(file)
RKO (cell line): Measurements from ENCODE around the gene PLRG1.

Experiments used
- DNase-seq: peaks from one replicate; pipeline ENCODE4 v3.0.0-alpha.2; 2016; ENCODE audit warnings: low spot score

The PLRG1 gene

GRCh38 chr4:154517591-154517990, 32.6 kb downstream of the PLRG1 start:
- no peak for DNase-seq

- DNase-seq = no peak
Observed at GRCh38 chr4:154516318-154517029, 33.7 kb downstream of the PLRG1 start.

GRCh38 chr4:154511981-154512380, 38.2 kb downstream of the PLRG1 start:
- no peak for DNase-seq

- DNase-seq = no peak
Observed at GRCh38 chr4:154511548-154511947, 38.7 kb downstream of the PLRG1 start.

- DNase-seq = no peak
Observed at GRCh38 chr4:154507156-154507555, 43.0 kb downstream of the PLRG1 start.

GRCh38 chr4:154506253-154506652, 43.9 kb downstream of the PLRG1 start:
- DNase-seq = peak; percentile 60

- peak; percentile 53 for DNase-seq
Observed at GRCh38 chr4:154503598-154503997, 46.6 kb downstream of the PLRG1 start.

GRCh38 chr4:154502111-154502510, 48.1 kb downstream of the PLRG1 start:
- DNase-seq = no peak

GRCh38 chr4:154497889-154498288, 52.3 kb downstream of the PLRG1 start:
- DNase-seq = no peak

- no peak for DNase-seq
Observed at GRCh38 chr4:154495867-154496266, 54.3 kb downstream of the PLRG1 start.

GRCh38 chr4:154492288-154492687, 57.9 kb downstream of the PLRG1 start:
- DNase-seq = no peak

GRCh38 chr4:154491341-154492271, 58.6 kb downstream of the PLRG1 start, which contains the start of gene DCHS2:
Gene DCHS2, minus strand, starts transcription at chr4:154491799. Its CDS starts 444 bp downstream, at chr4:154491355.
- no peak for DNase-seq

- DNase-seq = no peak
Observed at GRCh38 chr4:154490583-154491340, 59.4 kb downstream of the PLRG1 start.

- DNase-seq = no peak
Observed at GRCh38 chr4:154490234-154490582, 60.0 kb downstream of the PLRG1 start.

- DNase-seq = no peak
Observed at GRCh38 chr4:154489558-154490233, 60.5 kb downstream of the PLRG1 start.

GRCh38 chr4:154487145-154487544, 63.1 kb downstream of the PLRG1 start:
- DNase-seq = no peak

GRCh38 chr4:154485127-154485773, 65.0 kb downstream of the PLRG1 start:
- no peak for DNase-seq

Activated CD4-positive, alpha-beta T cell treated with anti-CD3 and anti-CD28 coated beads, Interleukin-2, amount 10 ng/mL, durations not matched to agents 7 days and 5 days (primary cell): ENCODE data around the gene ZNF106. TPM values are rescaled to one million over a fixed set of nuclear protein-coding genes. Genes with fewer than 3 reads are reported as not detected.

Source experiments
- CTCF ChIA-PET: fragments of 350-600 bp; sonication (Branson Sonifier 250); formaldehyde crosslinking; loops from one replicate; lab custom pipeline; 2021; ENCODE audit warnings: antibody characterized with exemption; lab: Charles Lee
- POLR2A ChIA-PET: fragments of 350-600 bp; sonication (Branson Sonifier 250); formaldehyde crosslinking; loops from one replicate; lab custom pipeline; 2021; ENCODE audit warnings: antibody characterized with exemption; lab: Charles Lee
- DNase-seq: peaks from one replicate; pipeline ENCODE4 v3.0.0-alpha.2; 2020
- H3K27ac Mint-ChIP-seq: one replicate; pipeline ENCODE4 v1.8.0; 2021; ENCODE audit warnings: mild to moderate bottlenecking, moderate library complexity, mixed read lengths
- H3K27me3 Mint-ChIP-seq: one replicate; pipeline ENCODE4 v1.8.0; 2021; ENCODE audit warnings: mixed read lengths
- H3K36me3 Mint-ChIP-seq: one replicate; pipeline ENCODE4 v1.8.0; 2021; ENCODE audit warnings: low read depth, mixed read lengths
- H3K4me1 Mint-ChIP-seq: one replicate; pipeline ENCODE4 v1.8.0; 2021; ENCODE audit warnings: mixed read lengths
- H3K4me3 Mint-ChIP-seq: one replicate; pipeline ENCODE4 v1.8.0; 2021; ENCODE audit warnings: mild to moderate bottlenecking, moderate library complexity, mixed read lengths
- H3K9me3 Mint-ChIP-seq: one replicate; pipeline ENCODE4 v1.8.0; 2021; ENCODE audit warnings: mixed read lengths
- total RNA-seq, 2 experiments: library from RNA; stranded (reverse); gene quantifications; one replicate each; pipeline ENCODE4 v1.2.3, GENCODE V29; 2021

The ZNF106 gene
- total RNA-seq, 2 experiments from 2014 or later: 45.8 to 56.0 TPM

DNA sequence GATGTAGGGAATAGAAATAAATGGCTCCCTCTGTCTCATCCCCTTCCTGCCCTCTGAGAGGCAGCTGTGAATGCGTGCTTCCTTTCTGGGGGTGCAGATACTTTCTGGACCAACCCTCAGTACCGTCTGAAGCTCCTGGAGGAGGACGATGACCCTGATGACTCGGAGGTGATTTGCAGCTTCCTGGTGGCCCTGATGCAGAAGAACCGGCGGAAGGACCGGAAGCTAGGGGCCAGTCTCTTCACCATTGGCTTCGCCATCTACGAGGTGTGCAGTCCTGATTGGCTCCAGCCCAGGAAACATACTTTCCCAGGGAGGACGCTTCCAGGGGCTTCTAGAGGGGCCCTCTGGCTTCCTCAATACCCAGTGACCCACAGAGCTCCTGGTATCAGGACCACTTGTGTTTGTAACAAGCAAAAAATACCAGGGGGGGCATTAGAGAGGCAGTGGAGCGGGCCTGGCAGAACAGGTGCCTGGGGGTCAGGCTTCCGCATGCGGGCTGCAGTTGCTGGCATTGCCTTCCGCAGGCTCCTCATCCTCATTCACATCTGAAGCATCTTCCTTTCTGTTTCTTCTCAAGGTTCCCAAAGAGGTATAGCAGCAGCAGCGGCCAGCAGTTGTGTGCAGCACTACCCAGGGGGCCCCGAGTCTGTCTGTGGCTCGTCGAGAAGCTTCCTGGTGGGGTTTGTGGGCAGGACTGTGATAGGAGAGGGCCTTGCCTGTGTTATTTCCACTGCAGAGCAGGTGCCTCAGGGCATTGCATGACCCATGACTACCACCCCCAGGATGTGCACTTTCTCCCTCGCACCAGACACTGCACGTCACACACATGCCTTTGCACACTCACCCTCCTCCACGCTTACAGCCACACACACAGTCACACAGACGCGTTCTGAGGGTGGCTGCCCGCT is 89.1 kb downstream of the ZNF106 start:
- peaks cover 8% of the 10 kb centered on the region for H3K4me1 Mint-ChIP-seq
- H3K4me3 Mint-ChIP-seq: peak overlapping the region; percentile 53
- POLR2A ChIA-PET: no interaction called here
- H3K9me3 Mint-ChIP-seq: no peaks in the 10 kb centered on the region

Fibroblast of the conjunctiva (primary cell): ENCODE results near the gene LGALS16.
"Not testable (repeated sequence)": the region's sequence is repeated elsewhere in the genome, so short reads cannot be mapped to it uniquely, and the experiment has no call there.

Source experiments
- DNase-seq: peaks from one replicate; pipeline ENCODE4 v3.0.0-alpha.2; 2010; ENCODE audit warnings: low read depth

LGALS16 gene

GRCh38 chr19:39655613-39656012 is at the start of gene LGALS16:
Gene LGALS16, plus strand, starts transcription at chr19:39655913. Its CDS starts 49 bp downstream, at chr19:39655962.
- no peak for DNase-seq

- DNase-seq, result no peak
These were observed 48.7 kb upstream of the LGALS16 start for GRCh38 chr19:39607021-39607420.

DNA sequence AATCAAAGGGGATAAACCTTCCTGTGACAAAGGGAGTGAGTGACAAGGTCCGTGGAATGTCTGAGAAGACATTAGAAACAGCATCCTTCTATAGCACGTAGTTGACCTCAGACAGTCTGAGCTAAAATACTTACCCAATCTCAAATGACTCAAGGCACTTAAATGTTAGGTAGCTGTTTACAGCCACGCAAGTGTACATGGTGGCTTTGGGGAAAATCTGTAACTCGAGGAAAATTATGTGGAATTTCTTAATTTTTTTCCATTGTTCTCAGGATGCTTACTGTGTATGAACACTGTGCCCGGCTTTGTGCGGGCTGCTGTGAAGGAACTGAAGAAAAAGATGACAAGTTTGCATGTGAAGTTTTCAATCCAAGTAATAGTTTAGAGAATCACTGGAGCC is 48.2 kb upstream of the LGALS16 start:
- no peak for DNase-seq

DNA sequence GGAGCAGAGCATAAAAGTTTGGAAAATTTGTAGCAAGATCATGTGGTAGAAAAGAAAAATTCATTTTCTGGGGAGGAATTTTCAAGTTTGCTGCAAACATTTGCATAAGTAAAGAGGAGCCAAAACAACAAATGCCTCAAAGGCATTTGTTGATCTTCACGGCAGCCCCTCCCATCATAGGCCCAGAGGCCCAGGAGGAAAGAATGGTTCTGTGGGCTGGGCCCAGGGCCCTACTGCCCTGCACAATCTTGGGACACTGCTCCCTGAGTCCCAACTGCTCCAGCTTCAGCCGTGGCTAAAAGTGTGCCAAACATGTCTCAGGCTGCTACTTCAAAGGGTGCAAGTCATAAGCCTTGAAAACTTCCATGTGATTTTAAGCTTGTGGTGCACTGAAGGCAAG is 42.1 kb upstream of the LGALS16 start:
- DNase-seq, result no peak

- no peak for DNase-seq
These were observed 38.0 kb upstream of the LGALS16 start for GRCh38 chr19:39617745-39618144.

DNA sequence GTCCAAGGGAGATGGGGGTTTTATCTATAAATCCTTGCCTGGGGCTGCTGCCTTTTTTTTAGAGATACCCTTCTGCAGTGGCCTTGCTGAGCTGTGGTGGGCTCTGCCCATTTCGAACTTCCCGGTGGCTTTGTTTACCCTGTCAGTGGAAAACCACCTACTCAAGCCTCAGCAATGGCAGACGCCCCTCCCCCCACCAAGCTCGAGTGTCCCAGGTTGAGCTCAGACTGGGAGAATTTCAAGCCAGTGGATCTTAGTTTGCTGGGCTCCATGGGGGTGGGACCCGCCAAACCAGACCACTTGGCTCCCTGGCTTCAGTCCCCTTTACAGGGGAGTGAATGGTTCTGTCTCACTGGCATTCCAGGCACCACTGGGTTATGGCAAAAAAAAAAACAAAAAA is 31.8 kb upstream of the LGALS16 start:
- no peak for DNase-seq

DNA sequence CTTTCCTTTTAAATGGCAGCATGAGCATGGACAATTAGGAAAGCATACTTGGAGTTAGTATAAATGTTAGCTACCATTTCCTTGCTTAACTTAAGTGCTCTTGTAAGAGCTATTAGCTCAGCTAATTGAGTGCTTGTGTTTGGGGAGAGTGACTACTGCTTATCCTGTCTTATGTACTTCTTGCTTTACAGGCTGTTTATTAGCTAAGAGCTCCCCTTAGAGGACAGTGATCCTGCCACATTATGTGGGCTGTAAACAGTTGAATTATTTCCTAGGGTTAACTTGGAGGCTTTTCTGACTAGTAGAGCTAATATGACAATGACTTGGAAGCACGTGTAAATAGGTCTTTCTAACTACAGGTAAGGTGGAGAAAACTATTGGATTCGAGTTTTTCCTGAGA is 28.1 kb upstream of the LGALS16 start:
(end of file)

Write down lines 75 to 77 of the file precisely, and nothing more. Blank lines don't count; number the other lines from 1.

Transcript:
DNA sequence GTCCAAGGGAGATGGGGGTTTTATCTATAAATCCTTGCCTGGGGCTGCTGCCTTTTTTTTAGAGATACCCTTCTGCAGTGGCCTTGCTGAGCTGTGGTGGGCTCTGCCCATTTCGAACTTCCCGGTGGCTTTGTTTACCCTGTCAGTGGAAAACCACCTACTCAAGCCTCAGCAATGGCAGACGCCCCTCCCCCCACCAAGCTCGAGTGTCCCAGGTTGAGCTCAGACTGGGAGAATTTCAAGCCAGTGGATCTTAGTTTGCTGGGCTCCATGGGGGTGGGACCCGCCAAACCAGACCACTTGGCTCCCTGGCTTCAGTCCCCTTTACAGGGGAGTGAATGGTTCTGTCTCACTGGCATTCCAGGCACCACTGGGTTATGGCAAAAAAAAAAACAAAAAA is 31.8 kb upstream of the LGALS16 start:
- no peak for DNase-seq

DNA sequence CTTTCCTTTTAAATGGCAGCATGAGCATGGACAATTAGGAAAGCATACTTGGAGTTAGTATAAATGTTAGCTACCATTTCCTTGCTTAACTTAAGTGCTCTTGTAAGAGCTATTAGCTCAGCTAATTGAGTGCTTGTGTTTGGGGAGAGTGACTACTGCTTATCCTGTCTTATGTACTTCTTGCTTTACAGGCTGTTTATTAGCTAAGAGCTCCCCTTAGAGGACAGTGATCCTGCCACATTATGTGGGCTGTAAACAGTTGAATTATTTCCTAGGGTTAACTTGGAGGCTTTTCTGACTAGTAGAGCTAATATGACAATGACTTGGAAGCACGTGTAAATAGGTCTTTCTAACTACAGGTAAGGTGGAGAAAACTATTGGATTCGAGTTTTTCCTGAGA is 28.1 kb upstream of the LGALS16 start: